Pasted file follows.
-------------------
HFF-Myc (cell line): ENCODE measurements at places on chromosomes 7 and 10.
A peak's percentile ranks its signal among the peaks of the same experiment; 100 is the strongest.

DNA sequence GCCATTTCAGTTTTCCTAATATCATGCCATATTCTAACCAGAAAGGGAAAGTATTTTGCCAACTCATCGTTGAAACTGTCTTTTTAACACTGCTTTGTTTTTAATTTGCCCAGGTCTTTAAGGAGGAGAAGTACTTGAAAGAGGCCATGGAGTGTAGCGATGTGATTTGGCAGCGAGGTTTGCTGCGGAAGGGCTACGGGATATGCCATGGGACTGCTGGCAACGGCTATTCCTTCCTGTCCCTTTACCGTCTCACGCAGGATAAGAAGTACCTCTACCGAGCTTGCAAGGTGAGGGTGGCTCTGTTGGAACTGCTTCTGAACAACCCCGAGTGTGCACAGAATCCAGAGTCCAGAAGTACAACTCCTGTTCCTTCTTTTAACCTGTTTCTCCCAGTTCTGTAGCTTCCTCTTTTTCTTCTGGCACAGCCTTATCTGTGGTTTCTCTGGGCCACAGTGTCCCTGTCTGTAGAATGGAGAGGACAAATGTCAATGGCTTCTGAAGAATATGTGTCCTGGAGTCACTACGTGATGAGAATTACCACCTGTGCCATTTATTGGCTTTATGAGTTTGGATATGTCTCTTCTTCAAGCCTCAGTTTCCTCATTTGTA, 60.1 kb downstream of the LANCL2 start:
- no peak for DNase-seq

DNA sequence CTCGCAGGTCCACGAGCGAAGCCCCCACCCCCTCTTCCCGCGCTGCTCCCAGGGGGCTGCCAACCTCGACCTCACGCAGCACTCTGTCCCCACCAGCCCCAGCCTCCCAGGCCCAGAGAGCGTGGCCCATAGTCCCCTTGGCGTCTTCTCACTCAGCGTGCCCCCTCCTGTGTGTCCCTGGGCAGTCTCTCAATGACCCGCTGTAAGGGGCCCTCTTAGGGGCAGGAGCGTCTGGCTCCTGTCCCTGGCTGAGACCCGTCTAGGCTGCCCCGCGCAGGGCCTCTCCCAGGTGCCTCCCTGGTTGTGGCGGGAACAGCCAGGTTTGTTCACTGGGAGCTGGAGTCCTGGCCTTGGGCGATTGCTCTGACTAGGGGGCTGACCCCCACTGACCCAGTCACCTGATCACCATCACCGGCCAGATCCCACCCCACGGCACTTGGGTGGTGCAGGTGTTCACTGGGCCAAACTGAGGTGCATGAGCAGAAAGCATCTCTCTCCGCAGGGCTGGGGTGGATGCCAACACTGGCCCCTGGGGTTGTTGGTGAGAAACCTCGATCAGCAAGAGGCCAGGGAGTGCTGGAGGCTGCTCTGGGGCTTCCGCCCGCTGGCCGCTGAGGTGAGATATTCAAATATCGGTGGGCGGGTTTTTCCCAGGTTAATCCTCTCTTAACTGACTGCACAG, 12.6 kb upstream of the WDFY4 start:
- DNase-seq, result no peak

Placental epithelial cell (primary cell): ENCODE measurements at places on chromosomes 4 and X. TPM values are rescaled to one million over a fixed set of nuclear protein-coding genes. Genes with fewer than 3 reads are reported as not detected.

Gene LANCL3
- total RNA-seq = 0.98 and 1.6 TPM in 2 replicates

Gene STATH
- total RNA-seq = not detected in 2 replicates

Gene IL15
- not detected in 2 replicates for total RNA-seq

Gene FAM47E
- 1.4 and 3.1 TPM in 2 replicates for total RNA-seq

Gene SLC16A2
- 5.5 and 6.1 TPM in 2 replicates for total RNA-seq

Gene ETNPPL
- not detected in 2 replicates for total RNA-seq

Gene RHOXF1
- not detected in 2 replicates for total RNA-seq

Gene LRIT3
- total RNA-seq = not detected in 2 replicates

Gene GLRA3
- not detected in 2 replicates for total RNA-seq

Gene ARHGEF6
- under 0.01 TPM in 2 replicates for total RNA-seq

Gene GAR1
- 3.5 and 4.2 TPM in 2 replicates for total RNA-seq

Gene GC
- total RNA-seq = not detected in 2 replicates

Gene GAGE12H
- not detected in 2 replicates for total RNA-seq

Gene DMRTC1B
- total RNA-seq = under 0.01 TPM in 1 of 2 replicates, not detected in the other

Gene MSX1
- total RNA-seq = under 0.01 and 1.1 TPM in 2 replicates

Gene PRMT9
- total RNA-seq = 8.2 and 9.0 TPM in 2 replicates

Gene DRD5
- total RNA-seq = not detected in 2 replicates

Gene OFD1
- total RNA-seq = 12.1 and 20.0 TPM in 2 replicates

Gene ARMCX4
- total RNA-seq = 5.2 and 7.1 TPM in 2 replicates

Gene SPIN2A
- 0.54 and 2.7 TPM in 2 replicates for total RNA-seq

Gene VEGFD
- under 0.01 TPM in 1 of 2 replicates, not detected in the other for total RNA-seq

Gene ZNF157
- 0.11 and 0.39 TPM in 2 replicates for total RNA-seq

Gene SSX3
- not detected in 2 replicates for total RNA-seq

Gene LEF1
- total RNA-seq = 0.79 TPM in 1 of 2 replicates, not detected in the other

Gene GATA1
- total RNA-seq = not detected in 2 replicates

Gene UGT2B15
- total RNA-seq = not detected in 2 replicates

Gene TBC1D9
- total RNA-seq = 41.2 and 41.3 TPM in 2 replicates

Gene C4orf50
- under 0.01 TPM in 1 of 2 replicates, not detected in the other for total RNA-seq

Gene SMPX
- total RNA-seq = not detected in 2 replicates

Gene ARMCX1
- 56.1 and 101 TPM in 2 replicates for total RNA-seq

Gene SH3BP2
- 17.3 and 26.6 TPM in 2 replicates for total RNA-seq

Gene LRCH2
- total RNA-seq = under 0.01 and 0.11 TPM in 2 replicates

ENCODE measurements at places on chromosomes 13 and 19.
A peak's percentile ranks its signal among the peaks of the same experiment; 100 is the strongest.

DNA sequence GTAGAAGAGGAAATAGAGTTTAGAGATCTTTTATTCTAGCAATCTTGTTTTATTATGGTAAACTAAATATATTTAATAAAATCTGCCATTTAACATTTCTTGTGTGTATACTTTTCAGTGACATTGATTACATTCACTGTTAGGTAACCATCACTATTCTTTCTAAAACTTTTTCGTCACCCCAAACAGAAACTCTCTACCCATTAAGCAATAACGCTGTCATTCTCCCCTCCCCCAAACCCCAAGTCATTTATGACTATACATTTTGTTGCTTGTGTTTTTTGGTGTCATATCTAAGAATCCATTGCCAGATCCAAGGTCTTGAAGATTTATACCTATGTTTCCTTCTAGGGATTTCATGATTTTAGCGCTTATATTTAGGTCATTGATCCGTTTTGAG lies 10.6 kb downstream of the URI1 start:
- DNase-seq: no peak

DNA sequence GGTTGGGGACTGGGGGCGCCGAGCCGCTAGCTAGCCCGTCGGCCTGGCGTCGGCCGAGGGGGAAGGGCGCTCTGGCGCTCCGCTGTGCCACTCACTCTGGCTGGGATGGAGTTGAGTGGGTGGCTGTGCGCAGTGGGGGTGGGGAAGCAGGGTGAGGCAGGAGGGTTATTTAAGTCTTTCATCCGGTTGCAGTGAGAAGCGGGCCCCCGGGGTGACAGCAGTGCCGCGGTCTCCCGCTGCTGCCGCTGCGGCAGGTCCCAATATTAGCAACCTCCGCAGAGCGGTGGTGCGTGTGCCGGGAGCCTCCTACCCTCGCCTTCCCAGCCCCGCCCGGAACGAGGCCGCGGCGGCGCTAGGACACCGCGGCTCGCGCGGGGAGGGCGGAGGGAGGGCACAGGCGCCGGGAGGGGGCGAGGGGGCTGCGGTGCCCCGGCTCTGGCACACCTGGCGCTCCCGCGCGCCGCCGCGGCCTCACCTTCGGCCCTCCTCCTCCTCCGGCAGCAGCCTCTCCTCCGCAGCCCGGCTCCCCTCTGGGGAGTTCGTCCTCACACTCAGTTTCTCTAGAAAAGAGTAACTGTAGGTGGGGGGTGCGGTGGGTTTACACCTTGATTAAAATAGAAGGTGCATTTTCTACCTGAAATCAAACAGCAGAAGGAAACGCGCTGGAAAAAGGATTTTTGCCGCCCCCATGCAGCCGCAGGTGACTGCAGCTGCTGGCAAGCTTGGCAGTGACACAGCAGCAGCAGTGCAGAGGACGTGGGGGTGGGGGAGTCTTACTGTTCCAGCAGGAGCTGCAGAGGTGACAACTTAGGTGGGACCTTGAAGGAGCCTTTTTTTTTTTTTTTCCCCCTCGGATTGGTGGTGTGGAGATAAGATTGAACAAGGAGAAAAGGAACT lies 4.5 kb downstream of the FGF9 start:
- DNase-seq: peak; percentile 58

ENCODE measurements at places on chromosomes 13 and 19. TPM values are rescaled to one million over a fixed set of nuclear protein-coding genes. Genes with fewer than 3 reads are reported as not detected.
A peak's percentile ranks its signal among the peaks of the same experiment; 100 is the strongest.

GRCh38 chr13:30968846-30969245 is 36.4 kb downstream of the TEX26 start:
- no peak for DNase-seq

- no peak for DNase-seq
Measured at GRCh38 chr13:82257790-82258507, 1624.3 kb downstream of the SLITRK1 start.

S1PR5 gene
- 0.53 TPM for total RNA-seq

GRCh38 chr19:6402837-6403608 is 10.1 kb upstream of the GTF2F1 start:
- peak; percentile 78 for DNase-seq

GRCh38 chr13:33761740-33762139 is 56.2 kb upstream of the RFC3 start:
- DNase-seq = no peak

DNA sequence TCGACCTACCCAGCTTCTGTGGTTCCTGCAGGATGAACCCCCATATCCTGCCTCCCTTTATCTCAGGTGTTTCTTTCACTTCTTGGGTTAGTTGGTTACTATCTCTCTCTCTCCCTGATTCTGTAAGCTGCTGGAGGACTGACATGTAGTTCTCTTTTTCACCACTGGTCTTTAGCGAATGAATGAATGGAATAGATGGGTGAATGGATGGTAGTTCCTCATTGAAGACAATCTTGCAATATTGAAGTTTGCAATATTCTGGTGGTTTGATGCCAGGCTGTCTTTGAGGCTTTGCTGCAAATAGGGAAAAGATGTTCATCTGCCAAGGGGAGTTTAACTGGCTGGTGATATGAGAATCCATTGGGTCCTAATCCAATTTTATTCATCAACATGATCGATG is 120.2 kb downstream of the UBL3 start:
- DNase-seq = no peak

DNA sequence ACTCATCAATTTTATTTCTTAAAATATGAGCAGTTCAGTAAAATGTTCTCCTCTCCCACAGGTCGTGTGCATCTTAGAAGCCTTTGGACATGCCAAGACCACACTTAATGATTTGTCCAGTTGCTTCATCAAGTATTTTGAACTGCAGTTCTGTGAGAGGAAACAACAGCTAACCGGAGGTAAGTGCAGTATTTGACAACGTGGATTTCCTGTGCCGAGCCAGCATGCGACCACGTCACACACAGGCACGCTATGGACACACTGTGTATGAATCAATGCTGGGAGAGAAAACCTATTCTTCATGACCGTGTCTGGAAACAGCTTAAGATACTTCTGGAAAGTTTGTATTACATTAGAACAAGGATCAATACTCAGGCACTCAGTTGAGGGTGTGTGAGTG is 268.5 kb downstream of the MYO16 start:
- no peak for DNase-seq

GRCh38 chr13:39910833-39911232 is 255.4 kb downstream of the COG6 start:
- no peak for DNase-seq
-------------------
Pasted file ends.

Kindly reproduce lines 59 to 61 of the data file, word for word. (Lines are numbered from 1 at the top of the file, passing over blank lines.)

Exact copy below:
- total RNA-seq = not detected in 2 replicates

Gene TBC1D9
- total RNA-seq = 41.2 and 41.3 TPM in 2 replicates